Is the Chinese Automotive Market Maturing? Or Simply Going Into Another Slump?

Concern in China is rising that June’s 3.4% fall in auto sales, compared to the year before, could be the start of a trend. After two years of consistent growth and high capacity utilization the world’s largest car market is showing signs of fragility.

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Data from the China Association of Automobile Manufacturers quoted in the Financial Times suggests China’s automotive market may be maturing after years of breakneck growth.

Chinese Automotive Market Falling

Foreign firms have been hardest hit. Volkswagen and BMW have reported falling sales and increased pressure from distributors for discounts. Chinese brands, by contrast, have fared a little better after four years of consecutive annual decline relative to overseas brands. The Japanese are also back in the mix having rebounded after two years in which anything Japanese suffered as a result of territorial disputes and political tensions.

Even the Japanese, though, are sounding words of caution, “There’s excessive competition and automakers are building excess capacity, and to raise utilization of the plants, they will engage in excessive selling,” Fumihiko Ike, chairman of the Japan Automobile Manufacturers Association, gave warning of last week according to a Bloomberg report.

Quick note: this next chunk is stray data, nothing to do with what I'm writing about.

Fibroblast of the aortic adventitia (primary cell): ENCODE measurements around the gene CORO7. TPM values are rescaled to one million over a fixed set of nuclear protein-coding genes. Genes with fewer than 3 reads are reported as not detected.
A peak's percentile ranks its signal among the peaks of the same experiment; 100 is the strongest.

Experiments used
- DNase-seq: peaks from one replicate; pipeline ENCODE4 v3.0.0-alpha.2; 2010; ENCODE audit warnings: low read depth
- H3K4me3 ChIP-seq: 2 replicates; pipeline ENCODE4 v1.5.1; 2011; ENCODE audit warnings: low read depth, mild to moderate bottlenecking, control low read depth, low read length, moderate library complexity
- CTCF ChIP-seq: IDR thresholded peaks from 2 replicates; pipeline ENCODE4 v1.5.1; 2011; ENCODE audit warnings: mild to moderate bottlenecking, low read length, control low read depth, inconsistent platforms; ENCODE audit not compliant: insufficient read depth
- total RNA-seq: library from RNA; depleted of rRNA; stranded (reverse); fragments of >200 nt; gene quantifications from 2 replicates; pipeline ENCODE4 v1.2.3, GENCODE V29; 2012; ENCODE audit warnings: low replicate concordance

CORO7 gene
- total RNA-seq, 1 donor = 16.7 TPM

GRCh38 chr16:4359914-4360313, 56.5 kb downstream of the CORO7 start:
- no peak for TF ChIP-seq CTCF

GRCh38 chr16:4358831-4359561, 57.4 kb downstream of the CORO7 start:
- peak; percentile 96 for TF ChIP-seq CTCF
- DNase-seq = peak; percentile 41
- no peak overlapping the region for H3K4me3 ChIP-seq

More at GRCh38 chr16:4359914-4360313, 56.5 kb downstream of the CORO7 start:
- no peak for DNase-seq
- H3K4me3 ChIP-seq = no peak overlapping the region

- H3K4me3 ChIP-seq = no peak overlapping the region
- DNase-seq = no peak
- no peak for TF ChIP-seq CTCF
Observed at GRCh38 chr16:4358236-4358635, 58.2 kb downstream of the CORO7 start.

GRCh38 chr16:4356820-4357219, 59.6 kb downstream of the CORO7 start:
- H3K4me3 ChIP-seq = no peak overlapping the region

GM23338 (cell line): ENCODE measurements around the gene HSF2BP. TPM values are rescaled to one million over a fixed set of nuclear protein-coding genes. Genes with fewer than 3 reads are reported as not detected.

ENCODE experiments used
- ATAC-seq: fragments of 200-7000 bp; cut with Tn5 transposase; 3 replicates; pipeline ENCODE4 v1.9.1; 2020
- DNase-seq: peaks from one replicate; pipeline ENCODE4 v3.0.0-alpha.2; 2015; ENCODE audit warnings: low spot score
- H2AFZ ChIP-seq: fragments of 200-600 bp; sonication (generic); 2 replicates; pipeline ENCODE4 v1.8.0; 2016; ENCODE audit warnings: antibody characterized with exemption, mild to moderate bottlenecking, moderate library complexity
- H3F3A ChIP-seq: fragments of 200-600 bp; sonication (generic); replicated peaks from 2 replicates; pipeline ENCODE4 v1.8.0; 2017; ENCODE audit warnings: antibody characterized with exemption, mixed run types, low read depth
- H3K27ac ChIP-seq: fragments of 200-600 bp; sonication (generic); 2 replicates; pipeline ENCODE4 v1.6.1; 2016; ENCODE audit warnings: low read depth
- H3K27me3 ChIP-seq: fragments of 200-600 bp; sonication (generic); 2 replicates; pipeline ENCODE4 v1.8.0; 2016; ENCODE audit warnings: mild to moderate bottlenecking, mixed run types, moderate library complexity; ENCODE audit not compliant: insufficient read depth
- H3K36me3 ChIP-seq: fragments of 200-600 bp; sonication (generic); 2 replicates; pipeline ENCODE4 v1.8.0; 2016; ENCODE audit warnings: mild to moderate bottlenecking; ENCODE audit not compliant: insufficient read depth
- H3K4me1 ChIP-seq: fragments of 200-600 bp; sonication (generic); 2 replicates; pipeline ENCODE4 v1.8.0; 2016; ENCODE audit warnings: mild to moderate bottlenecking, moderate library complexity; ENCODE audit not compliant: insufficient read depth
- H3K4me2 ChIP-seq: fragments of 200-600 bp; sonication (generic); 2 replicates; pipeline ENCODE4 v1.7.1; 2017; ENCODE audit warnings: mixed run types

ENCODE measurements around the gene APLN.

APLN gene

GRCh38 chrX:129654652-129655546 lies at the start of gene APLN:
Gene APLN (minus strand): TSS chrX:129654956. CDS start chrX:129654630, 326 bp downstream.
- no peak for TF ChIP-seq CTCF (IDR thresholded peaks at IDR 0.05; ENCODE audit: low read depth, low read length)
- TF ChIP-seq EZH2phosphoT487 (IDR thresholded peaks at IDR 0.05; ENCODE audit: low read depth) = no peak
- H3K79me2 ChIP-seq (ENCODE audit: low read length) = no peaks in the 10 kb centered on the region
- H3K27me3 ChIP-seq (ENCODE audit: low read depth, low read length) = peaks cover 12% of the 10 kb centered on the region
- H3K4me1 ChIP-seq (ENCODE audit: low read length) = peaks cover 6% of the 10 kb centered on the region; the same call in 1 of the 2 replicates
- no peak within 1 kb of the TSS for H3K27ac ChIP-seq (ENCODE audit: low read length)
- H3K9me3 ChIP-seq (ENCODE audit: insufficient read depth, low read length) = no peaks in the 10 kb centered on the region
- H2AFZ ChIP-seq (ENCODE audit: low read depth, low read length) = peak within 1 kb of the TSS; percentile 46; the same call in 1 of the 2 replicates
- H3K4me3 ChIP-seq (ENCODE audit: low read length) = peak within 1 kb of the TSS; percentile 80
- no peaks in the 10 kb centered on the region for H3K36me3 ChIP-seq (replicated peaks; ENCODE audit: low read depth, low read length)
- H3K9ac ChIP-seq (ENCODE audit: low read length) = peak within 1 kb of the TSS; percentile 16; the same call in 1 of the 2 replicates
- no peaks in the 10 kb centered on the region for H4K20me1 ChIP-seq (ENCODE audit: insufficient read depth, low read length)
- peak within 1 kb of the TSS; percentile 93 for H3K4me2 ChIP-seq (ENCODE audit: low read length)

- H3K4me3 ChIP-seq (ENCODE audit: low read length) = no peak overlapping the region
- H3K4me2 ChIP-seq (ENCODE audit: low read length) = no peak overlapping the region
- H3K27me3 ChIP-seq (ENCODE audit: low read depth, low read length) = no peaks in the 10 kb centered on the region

The average level of capacity utilization across international auto brands in China has fallen to 94.3% in the first half of this year, dropping significantly below the 100% level they have been accustomed to and underlying Mr Ike’s comments.

Chinese Car Sales Growth
Source: Financial Times

Analysts at Barclays recently revised their 2015 outlook for passenger car sales growth sharply downward, from 8.5% to 1.7%, but after higher growth in the first half that suggests a flat second half with little prospect of conditions improving to encourage higher growth in 2016.

What This Means to Western Automakers

Traditionally, automakers have enjoyed higher margins on their sales to China compared with established markets such as Europe. Indeed, western brands have seen strong dividend streams on their Chinese joint ventures, which could be about to reverse in 2016.

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VW has earned an almost eightfold increase in the annual dividend it receives from its Chinese joint ventures over the past five years, from €400 million in 2009 to €3 billion last year. With Chinese brands gaining ground and the Japanese manufacturers back in favor, US and European automakers could see the going get tougher later this year and next.

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